General

  • The Greatest Grid

    The Greatest Grid

    At least that’s what the Museum of the City of New York proclaims in the title of a new exhibition about the 1811 Manhattan street plan that’s currently celebrating its 200th birthday.  It’s a bold claim, given the grid’s great […]

     
  • New Urbanism in Comparative and Intercultural Perspective

    New Urbanism in Comparative and Intercultural Perspective

    Denver is well-known nationally as a city dedicated to New Urbanist development.  Several projects in the city—most notably Belmar, Stapleton, and Highlands Garden Village (HGV)—have received lots of prominent press and some significant praise.  The Congress for the New Urbanism […]

     
  • Carr Square Village (from Oscar Newman, Creating Defensible Space)

    Has Pruitt-Igoe Been Demythologized?

    The short answer is Yes and No. Details ahead… Last week I finally had a chance to see the much-heralded film The Pruitt-Igoe Myth: An Urban History at the Denver Starz Film Festival.  I wasn’t disappointed. It’s a powerful and visually […]

     
  • Mr. Kimmelman’s Mission

    Mr. Kimmelman’s Mission

    New York Times commentators have always figured prominently in my urban studies reading lists, whether its Paul Krugman advocating Old World urbanism, David Brooks explaining American exurbanism, or the extant architecture critic opining about the latest addition to the global […]

     
  • Urbanology 101

    Urbanology 101

    Kaid Benfield’s recent post about the BMW-Guggenheim Lab’s Urbanology game inspired me to play the game a few times myself.  Then I asked my University of Denver Culture and The City class (which met for the first time last week) to […]

     
  • The Monumental MLK

    The Monumental MLK

    Public monuments are an important aspect of the good city. In his Art of Building Cities (1889)—a book that helped to establish the modern study of urban design—Camillo Sitte suggested that monuments “bring back historical memories” and constitute “the glory […]

     
  • Three Urbanisms Revisited

    Three Urbanisms Revisited

    A recurring theme in the urban studies literature and blogosphere (including this blog) is critical comparison of  different approaches to city-building.  Such an exercise can have practical utility in the street and also pedagogical utility in the classroom.  Although any […]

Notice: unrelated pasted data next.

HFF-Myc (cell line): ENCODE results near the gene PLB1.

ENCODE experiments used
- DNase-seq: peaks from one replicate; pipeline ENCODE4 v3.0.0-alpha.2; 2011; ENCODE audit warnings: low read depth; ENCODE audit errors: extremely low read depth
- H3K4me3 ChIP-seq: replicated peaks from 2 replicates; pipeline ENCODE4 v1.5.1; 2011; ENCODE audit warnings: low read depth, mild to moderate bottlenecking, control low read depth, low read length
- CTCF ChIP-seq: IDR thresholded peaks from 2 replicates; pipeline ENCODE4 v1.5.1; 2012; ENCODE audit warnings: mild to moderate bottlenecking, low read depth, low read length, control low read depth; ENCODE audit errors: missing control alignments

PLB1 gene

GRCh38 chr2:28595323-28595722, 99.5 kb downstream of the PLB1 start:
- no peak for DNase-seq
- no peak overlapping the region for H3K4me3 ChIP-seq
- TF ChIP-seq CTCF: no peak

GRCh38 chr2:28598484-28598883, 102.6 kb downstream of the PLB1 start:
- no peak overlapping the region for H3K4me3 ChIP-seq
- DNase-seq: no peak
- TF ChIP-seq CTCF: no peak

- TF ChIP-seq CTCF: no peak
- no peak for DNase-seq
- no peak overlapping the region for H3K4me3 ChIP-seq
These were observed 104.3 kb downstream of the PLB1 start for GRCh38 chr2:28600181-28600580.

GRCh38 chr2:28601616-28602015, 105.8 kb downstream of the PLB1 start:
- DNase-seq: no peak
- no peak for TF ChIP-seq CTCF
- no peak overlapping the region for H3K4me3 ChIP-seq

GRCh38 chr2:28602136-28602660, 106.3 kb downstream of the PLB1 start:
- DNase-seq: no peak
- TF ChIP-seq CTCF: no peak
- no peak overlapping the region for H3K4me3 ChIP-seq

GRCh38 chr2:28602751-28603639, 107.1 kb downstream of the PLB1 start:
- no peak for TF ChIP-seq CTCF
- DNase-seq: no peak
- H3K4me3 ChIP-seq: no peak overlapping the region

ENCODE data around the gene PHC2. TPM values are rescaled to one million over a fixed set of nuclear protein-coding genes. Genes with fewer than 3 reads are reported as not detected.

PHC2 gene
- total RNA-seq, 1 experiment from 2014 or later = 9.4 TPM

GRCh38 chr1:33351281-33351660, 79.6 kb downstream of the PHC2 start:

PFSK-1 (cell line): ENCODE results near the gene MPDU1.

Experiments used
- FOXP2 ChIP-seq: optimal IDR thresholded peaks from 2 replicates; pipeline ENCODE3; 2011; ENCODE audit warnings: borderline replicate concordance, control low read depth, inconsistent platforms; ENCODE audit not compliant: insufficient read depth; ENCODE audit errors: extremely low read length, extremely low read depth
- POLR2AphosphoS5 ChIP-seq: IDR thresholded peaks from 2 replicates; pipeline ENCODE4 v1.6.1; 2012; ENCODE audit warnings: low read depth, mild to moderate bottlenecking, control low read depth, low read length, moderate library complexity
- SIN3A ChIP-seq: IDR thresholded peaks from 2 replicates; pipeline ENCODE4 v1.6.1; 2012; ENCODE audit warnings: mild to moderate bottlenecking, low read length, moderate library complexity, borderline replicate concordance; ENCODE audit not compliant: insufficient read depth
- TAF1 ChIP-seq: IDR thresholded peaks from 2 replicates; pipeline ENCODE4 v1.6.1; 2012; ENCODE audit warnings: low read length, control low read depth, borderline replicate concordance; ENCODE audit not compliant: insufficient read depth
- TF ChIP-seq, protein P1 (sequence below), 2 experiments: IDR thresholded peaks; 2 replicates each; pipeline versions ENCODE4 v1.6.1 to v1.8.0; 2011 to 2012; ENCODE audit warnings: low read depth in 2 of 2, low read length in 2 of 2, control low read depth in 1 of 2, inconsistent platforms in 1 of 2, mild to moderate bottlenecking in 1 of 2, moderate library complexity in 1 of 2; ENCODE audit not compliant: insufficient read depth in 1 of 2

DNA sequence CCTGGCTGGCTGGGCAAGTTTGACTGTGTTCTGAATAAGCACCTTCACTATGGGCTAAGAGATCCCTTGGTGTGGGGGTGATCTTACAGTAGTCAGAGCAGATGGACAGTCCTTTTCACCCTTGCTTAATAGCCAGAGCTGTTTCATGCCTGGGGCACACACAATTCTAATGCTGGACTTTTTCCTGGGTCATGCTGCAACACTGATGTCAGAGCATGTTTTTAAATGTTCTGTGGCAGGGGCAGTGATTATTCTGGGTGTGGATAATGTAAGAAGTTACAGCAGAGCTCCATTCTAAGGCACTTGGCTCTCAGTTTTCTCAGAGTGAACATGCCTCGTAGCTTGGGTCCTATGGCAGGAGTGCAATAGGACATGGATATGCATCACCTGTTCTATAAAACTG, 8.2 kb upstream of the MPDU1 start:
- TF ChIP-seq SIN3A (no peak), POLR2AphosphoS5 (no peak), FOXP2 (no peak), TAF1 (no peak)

• Scenes from a Ciclovía

    Scenes from a Ciclovía

    Last Sunday (August 14) Denver held its first ciclovía, known locally as “Viva Streets.”  A two mile stretch of East 23rd Avenue in my neighborhood of Park Hill was closed to motor vehicles. For four hours bicyclists, skateboarders, rollerbladers, joggers, pedestrians […]

     
  • Brand X Urbanism and Cultural Diversity

    Brand X Urbanism and Cultural Diversity

    I’d like to revisit an issue raised in my recent summary of James Kunstler’s view of the urban future.  This issue is the relative merits of competing urbanisms for addressing the contemporary challenges that confront city designers and planners.  Kunstler […]

     
  • The 15% Solution

    The 15% Solution

    Which is a better city: Melbourne or Sydney?  Geoffrey West’s and Luis Bettencourt’s provocative ideas (reported here and popularized here) got some play today in the Sydney Morning Herald.  Reprising their argument that cities are 85% alike in the way […]

     
  • Coming Contractions

    Coming Contractions

    James Kunstler’s essay in the new issue of Orion Magazine speculates about the future of cities by playing off of “city-of-the-future” tropes that have long been a staple of American popular culture. Kunstler is well-known for a brand of dystopian futurism […]

     
  • People or Place in Urban Planning?

    People or Place in Urban Planning?

    In his deservedly well-reviewed book Triumph of the City the Harvard economist Edward Glaeser unambiguously opts for people as the key element that determines a city’s success.  He argues that a place-centered approach to urban planning—that is, one informed by […]